trade union

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Trade Union

An organization of workers in the same skilled occupation or related skilled occupations who act together to secure for all members favorable wages, hours, and other working conditions.

Trade unions in the United States were first organized in the early nineteenth century. The main purpose of a trade union is to collectively bargain with employers for wages, hours, and working conditions. Until the 1930s trade unions were at a severe disadvantage with management, mainly because few laws recognized the right of workers to organize. With the passage of the National Labor Relations Act (Wagner Act) of 1935 (29 U.S.C.A. § 151 et seq.), the right of employees to form, join, or aid labor unions was recognized by the federal government.

Trade unions are entitled to conduct a strike against employers. A strike is usually the last resort of a trade union, but when negotiations have reached an impasse, a strike may be the only bargaining tool left for employees.

There are two principal types of trade unions: craft unions and industrial unions. Craft unions are composed of workers performing a specific trade, such as electricians, carpenters, plumbers, or printers. Industrial union workers include all workers in a specific industry, no matter what their trade, such as automobile or steel workers. In the United States, craft and industrial unions were represented by different national labor organizations until 1955. The craft unions that dominated the american federation of labor (AFL) opposed organizing industrial workers.

During the 1930s several AFL unions seeking a national organization of industrial workers formed the Committee for Industrial Organization (CIO). The CIO aggressively organized millions of industrial workers who labored in automobile, steel, and rubber plants. In 1938 the AFL expelled the unions that had formed the CIO. The CIO then formed its own organization and changed its name to Congress of Industrial Organizations. In 1955 the AFL and CIO merged into a single organization, the AFL-CIO.

Membership in U.S. trade unions has fallen since the 1950s, as the number of workers in the manufacturing sector of the U.S. economy has steadily declined. Union membership in 1995 comprised just 14.9 percent of the workforce, compared with a high of 34.7 percent in 1954.


Collective Bargaining; Labor Law.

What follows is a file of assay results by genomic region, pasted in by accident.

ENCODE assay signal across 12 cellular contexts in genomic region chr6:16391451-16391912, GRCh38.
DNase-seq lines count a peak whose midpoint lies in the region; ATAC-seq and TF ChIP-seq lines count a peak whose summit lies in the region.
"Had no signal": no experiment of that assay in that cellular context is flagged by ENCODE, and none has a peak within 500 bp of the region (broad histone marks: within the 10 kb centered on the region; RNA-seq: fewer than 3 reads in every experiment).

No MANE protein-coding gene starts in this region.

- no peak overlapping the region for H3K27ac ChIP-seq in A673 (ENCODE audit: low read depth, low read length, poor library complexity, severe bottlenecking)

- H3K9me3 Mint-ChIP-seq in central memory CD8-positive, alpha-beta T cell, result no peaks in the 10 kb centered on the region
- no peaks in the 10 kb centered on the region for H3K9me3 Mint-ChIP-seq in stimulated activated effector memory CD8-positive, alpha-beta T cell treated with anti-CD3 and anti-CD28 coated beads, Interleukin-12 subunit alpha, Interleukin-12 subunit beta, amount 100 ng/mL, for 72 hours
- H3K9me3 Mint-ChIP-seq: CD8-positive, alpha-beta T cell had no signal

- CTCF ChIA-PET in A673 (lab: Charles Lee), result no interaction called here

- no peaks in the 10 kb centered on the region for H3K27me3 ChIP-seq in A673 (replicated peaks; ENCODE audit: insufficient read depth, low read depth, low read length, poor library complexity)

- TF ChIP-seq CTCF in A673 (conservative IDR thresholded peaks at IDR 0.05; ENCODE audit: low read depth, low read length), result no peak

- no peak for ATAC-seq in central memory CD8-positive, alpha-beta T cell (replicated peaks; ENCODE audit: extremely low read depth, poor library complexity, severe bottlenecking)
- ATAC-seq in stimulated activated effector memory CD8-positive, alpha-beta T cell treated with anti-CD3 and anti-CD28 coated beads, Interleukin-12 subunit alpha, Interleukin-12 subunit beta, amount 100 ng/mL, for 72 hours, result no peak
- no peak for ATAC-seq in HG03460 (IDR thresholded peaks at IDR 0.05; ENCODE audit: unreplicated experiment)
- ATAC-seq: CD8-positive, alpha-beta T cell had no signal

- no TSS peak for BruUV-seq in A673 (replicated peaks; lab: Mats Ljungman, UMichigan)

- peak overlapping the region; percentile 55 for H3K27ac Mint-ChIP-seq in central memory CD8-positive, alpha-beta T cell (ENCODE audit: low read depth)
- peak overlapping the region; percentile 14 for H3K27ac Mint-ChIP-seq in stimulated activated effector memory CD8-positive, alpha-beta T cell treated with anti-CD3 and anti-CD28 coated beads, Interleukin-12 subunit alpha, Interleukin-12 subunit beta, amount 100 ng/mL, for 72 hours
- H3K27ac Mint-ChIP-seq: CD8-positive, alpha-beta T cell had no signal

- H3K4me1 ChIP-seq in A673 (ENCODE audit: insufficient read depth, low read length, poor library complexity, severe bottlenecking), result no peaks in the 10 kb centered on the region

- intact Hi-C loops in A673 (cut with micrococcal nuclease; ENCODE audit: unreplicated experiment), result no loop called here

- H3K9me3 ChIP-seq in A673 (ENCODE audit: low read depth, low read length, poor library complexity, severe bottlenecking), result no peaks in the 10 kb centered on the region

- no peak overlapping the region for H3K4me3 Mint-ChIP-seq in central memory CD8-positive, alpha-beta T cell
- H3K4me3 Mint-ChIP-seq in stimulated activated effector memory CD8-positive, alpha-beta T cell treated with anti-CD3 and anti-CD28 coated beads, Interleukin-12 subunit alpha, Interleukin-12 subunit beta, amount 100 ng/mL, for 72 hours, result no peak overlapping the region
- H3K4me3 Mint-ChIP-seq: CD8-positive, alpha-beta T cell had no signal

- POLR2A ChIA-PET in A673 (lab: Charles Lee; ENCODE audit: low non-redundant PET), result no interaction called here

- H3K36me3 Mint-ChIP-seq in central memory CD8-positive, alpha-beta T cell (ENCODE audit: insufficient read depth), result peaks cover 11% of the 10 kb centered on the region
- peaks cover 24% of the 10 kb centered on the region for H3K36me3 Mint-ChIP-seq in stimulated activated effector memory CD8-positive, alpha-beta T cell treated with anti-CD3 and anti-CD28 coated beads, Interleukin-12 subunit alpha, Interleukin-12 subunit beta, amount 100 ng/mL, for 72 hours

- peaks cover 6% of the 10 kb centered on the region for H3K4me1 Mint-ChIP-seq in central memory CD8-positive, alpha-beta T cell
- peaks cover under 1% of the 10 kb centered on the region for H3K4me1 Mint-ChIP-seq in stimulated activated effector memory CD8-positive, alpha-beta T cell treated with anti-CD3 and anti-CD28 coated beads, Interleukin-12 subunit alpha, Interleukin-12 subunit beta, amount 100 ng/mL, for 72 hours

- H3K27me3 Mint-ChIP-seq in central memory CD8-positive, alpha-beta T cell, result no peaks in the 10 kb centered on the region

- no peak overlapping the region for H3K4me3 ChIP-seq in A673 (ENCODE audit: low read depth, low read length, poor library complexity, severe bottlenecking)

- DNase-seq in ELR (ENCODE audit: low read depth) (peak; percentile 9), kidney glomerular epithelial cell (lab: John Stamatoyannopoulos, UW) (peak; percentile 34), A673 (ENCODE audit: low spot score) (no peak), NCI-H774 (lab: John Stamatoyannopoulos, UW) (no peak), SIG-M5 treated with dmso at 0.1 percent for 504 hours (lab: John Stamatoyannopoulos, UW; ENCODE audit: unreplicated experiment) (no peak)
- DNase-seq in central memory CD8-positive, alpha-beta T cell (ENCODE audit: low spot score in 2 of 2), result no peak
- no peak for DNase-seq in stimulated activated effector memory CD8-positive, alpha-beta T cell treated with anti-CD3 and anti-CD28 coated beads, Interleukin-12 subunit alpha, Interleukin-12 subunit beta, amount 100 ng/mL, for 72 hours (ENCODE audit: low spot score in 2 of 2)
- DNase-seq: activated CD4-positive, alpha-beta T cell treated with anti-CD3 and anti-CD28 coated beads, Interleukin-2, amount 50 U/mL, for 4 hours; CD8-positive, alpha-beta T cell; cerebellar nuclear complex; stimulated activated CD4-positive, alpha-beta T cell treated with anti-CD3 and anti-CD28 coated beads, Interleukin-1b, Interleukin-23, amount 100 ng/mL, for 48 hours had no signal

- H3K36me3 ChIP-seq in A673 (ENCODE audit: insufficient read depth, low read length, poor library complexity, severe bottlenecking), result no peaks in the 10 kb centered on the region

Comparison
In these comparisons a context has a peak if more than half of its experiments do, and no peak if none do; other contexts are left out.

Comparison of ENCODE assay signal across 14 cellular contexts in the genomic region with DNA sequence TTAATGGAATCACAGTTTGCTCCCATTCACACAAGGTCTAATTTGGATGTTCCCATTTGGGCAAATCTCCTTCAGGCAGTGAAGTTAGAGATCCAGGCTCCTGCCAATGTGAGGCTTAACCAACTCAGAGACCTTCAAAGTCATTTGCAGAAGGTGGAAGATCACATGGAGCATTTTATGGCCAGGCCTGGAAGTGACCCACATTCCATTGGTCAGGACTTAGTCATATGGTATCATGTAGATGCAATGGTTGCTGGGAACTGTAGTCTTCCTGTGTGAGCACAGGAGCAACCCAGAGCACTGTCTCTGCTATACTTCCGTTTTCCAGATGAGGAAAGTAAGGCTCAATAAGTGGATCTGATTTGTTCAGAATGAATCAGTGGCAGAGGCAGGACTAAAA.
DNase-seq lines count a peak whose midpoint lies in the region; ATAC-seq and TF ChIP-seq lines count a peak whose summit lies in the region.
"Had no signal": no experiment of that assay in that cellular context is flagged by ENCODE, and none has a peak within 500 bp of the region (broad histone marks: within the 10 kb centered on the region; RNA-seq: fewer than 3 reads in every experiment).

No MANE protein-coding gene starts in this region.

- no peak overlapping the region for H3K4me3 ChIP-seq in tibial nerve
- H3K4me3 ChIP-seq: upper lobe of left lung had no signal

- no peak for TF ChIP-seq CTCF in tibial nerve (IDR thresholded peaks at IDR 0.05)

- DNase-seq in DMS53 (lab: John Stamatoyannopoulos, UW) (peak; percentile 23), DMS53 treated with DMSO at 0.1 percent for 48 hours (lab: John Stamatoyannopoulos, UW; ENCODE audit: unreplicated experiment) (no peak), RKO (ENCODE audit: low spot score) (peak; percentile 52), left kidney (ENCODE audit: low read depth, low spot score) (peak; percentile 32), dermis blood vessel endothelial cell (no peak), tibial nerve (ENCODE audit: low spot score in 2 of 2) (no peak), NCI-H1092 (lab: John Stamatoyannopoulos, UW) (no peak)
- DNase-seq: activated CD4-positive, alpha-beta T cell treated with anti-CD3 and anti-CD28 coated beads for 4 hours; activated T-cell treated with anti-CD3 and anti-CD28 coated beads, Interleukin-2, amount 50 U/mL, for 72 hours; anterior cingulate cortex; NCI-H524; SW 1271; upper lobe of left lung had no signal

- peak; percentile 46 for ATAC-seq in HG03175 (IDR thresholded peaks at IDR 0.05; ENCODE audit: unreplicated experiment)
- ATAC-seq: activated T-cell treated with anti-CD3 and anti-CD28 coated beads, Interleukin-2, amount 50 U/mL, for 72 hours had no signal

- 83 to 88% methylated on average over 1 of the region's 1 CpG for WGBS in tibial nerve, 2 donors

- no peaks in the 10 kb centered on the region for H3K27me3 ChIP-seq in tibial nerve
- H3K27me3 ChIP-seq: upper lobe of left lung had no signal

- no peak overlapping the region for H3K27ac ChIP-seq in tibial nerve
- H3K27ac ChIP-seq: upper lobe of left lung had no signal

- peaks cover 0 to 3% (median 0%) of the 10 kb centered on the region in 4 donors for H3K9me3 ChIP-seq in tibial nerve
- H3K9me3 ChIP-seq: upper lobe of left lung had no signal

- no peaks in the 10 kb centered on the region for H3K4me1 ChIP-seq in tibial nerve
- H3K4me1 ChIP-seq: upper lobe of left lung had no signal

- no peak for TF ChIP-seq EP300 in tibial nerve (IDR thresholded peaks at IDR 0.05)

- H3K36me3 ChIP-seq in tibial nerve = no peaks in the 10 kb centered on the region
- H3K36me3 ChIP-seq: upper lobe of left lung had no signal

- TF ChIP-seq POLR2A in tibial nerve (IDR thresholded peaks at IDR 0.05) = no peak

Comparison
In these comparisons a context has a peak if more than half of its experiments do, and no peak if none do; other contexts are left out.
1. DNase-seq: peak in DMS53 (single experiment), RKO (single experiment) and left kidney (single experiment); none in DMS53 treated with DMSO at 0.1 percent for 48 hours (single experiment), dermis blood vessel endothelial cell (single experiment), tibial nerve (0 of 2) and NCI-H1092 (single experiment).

West's Encyclopedia of American Law, edition 2. Copyright 2008 The Gale Group, Inc. All rights reserved.

trade union

an organization (whether permanent or temporary) that consists wholly or mainly of workers all in an organization whose principal purposes include the regulation of relations between workers and employers. It is not to be treated as a body corporate but it may sue or be sued in its own name. Special rights and privileges accrue to a union that is certified as independent by the Certification Officer, who must also maintain a list of unions. The main legal benefit a union has over other bodies is the immunity that it and its members and officials have against many tort actions. However, aside from the GOLDEN FORMULAE, which must be satisfied, recent restrictions require action that is sought to be immune to be founded upon open and fair balloting of members.
Collins Dictionary of Law © W.J. Stewart, 2006
References in periodicals archive ?
There is another party that also benefits from adjunct unionization: the students taking part in the rich tradition of Catholic higher education.
In promoting unionization back in 2015, Nolan said he wanted to ensure that everyone received a fair salary and that pay and raises were set in a fair, transparent, and unbiased way.
So what effect have these changes in unionization had on wage inequality?
The process of industrial change has also impacted unionization.
My feeling is that if everyone had a sense of what the issues are on a broader level, beyond unionization, maybe people in administration and on boards would start asking questions and rethink what they're doing.
The selection of districts from the COG in Hoxby (1996) and Lovenheim (2009) is very different due to the unionization measure each employs.
Although the industry-level measure of labor strength makes possible the use of a large sample and accounts for the spillover effect of unionization, it has an obvious shortcoming: the extent of unionization at the industry level might be correlated with other industry characteristics.
The dosage test in this context would be to juxtapose the SCM estimate against the unionization rate of the treated unit.
* High unionization rates are characteristic of academic occupations--42.3%, and professional and technical occupations, including teachers--34.1%.
And, as these political scientists have demonstrated, it is life satisfaction and not an increase in income that is the true benefit of unionization.
Michael Lotito, co-chair of Littler's Workplace Policy Institute says that, for many employers, unionization has "declined so precipitously from the high-water mark" of and around the 1950's.